UC San Diego Develops Sustainable Computer Science Courses for K-12
The San Diego Supercomputer Center (SDSC)
at the University of California, San Diego is
launching a three-year initiative to help three school districts in the region
keep their computer science courses up-to-date with rapid changes in
The initiative, called Computer Science —
Creating a Village for Educators (CS-CaVE), has received a $1 million grant
from the National Science Foundation to
address the disparity between rates of change in the technology industry and
K-12 computer science curricula. States conduct major revisions of their
curriculum standards approximately once each decade, whereas advances in the
computer science industry occur every few months or years. To address this
challenge, UC San Diego will work with Sweetwater Union High School
District, Vista Unified School
District and San
Diego Unified School District to "develop model 'villages' for introducing
and sustaining up-to-date computer science courses in their curriculum,"
according to information from the university.
Through the program, UC San Diego will provide the districts with timely
updates to course content and work with master teachers in the districts, who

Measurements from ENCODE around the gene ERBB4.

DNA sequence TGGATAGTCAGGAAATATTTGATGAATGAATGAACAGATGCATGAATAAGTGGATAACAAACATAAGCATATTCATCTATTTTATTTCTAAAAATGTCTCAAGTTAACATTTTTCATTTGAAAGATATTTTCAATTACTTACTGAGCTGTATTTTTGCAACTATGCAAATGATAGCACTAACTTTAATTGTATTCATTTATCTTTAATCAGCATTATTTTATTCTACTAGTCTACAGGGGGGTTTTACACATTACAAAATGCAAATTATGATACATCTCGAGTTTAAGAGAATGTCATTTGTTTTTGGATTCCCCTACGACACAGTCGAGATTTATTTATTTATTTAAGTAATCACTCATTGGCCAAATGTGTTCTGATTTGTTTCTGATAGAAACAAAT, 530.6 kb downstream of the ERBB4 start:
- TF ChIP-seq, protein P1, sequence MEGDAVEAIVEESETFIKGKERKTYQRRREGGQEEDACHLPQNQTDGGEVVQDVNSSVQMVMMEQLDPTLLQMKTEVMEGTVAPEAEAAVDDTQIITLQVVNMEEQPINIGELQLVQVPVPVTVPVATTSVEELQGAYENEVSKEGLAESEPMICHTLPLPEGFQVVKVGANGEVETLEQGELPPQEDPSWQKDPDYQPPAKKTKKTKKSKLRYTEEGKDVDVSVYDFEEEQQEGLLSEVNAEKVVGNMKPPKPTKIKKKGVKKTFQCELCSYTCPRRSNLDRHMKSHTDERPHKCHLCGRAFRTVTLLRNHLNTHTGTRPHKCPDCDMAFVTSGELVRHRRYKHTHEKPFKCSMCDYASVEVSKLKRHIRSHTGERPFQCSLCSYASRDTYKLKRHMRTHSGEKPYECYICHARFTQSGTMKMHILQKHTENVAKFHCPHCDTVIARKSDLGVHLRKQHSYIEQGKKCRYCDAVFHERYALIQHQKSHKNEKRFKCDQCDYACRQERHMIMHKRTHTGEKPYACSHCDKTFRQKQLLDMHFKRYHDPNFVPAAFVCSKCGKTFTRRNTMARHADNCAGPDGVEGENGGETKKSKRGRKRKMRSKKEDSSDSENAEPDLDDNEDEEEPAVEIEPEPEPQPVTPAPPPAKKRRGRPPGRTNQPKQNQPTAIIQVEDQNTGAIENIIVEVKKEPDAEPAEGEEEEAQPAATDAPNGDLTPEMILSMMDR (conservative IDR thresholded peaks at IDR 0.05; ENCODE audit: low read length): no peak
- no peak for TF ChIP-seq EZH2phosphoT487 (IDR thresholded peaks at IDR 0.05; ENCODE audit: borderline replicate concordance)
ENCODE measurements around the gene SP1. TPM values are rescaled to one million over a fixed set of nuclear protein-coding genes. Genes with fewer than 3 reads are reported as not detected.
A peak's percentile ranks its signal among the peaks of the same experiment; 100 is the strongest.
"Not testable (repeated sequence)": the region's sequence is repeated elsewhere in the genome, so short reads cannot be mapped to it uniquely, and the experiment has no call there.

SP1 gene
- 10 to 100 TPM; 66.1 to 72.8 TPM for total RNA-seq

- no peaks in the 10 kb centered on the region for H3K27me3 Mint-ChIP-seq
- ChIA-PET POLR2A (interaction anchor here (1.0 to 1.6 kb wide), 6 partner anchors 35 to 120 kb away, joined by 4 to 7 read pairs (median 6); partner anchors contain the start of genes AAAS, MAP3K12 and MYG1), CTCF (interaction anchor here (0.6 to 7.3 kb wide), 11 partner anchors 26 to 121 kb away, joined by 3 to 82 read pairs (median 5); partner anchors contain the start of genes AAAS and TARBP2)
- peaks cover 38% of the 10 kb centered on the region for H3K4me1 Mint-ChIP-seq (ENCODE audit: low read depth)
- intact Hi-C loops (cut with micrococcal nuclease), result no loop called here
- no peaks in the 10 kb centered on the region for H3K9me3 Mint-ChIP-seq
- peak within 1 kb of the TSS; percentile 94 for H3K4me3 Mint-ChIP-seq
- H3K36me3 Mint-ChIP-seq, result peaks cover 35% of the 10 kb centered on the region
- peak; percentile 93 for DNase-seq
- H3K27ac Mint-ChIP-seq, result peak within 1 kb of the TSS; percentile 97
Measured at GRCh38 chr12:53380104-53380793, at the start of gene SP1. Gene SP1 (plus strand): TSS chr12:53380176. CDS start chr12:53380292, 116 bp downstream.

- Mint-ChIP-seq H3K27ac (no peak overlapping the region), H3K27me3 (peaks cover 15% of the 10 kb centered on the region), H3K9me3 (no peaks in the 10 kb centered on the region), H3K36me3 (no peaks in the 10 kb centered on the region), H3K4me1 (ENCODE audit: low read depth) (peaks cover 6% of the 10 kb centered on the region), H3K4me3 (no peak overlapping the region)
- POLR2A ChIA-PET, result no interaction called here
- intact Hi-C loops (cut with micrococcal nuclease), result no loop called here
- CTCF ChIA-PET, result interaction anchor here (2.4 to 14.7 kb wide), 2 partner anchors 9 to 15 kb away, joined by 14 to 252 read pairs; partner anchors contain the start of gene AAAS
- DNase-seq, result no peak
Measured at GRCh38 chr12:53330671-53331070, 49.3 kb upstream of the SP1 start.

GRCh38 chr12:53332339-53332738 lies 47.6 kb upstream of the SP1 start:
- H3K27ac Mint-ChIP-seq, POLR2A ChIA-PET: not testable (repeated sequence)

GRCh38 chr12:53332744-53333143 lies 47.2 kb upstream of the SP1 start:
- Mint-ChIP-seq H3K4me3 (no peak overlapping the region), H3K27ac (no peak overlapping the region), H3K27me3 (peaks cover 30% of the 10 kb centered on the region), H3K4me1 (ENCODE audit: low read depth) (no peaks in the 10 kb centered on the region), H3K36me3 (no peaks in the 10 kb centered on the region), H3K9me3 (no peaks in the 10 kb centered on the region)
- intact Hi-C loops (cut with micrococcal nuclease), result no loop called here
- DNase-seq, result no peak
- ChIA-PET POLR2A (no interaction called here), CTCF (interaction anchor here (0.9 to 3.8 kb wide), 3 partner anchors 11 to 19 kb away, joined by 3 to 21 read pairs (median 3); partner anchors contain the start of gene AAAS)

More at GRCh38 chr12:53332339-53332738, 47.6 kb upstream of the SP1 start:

can then share the information with other teachers in the district. According
to the university, CS-CaVE will use nationally proven curriculum, including one
developed through UC San Diego Computer Science Principles (CSP) pilot program
and activities from other proven programs, such as the "Hour of Code." The program will also provide
master teachers with in-person and virtual peer support.
The CS-CaVE program builds on UC San Diego's Computing Principles for All
Student's Success (ComPASS) program, which supported teachers who wanted to
teach computer science principles in their schools.
Further information about CS-CaVE can be found on the program's site.
Leila Meyer is a technology writer based in British Columbia. She can be reached at firstname.lastname@example.org.